The equation that ‘adult male’ is the best example of ;adult human’ also works backwards. So ἄνηρ properly ‘adult male’, can be used to refer generally to ‘adult human’.

    This kind of shifting to or from best examples happens constantly. Ultimately, that’s where English got the word man. Early Germanic had man only in the meaning ‘someone’. (German still has this meaning.) This meaning remains in English only in the suffix -man, which gender-correctness has almost driven totally out of PC speech.

    Other examples of semantic change which involve best example equations include:

    Ger. Tier ‘animal’, Eng. deer.
    Eng. bone, Ger. Bein ‘leg’.
    Ger. sparen ‘save (e.g., money)’, Eng. spare

  44. J. K. Gayle says:

    Rich,
    With Richie, I’m still listening. You’ve gotten me thinking all over again about prototypes and the theory of them. Is this as old as Plato or did Eleanor Rosch and then George Lakoff (with Mark Johnson perhaps) renew the theory? Pardon us all for getting technical, but isn’t a more robust theory Ken Pike’s more personal tagmemics? Or would you conflate Pike’s theory with the idealists’? Can’t we revise, or clarify, what you said as “People MAY use Words . . . not [just to] refer directly, [but also] rather they [can use their words in order to] label categories.”? On a very simple level, I’m thinking of “allos” (plural) and an “eme.” And this applies directly, I insist, to the discussion of translators’ personally using Greek words for different “psychologically real” classes and particulars.

  45. John says:

    Commenting again here, I think it has been very noticed here in the U.S. that “gender neutral” has been mostly a push by femnazis than a legitimate, inartificed, change of language; it is a highly artificial distortion that here is used mostly in academia, but on the streets is less and less heard.

    More than men, I often hear women instead condemning it, joking about it, etc.. People still refer to others as “guys” when addressing crowds, and like statements: it’s naturally understood.

    It’s also not very inobvious as those pushing “gender neutral” demand such “solutions” as using “she” instead: I condemn chauvinism absolutely…and feminism just as much: too often Chauvinism is not the norm, straw men are created to be knocked-down as if it were while feminism is truly a rampant form of sexism beginning to saturate many things, whether outrageously, or with great subtlety.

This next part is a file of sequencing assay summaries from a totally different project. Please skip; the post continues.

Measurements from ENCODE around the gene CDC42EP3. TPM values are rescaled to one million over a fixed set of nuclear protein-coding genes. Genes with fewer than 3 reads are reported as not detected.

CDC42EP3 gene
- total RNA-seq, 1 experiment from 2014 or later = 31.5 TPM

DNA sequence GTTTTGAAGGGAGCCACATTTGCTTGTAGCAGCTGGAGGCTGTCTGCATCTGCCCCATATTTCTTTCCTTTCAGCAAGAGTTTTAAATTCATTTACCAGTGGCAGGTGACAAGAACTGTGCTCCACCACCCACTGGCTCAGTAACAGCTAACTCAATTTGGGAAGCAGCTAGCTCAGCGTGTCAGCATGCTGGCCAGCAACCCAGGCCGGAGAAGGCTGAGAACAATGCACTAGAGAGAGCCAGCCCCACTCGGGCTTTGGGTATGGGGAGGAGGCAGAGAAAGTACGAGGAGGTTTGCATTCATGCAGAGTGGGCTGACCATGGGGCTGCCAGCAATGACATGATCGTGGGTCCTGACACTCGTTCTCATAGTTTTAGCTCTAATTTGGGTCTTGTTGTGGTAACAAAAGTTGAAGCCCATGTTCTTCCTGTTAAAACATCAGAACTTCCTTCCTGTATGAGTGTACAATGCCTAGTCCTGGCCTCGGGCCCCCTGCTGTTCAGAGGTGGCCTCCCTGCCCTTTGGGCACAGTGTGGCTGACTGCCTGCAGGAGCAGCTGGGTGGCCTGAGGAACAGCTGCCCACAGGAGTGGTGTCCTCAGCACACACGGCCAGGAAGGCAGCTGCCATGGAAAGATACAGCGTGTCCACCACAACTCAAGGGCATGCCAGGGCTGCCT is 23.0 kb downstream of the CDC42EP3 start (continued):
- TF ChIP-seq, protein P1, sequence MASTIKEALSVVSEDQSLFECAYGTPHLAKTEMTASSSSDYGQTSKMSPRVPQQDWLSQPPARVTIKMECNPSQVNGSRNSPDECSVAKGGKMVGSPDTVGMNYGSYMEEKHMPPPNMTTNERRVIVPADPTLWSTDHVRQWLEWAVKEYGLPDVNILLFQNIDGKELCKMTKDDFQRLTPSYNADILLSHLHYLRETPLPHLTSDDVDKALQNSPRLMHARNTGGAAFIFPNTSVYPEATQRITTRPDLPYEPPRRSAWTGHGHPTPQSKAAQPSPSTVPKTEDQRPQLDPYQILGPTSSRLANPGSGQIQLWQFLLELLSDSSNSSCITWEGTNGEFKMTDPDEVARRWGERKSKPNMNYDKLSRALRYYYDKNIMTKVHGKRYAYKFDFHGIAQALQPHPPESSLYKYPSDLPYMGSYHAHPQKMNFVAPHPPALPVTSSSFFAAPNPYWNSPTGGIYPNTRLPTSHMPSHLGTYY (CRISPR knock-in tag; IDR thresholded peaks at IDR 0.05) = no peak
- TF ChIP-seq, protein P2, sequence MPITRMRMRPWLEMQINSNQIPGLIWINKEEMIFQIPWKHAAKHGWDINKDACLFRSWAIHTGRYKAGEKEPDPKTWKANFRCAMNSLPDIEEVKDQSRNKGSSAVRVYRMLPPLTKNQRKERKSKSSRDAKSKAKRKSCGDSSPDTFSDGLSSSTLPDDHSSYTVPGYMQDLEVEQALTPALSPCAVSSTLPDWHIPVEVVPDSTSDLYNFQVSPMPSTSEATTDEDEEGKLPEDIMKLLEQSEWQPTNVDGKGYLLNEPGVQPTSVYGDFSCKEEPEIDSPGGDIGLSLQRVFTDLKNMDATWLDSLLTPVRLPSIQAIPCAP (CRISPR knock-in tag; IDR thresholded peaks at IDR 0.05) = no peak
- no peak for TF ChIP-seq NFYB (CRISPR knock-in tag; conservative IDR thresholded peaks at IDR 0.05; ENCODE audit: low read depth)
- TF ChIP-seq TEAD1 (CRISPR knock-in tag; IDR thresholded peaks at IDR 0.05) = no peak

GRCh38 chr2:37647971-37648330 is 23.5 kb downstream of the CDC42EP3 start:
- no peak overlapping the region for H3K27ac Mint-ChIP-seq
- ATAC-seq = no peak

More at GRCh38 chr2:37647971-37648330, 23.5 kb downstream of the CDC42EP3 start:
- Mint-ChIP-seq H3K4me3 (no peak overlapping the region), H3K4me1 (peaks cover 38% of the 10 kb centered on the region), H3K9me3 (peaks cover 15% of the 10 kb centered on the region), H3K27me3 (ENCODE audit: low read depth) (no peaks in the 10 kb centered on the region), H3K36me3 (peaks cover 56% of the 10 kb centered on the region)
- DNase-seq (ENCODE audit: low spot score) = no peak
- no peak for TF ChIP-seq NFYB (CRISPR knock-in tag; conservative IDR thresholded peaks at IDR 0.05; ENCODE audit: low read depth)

It seems like much of this started with the accusations that the use of “man”, “he”, “etc.”, were due to “male bias” etc., though I liked E.B. White on the Subject: “it’s rooted in the beginnings of the English language”; he dismissed such politicization of language unflinchingly: it is tragic his work has been mauled recently by additions that are to be PC.

    Anyway, I think censoring the Bible to accommodate modernism only hides, not helps; it is still eviscerating a feature of the language and thought in that time, not clarifying; when people argue “it’s just the stupid friggin’ males who were *@(#*$ chauvinists” it’s even denying the Spirit’s part in all this.

    Personally I like the honest feminists somewhat: I remember reading the words of one who actually spoke-out and condemned neutralizing the bible. It’s odd that the NRSV is so often touted as being an example of this practice that others should follow…its majority translators didn’t do this, and when they discovered the style [only] committee systematically altered their work, they expressed anger and betrayal, or at least some did. That’s a Bible that was actually, in its final form, published with a systematic bias and agenda, and against the majority workers at that.

    The bare truth is that the Biblical authors, and more importantly, their Inspirer, address men; without apology, without flinching that someone may be offended; throughout women are typically addressed indirectly; it is relevant, I think, to bring-in culture here in this point: it was probably considered a propriety, that is, to talk to the heads of households first and foremost: in a Biblical sense men are the heads of their households, in the sense of its representatives, etc.; this is not chauvinist, it need not include the exaltation import demeaning or disparaging of the value of one or the other sex; just as a man is to live considerately with his wife who is the weaker sex…but she’s his body and he’s to love her as Christ His Church; the Bible is not apologetic about [eternally, this isn’t just cultural] calling Christ the head of His Church, His body and bride, purely patriarchal, intimating authority, representation, the final word, etc., yet he loves His body, cares for her deeply, gently, perfectly.

    This is the language, imagery, and metaphor, that a man is compared to, the context of a man’s headship, and it is in utter opposition to feminism, as well as Chauvinism (though not the vague and all-we-don’t like “Chauvinism” as feminists often like to accuse all things that don’t assume women as utter equals to every task, role, etc.).

  46. Peter Kirk says:

    John, your reference to “femnazis” and words “feminism is truly a rampant form of sexism” are offensive and break the comment guidelines:

    Do not question the intelligence, spirituality, beliefs, or motives of anyone

  47. Mike Sangrey says:

    John,

    There are so many non sequitors and red herrings in your comment, I don’t know where to begin or whether to even begin.

    Comments such as your really aren’t allowed on this blog. Please don’t make such comments in the future.

    The contributers and readers of this blog appreciate supported, substantive content. That’s our standard. Please follow suit.

    Also, we would appreciate your using your real email address when commenting.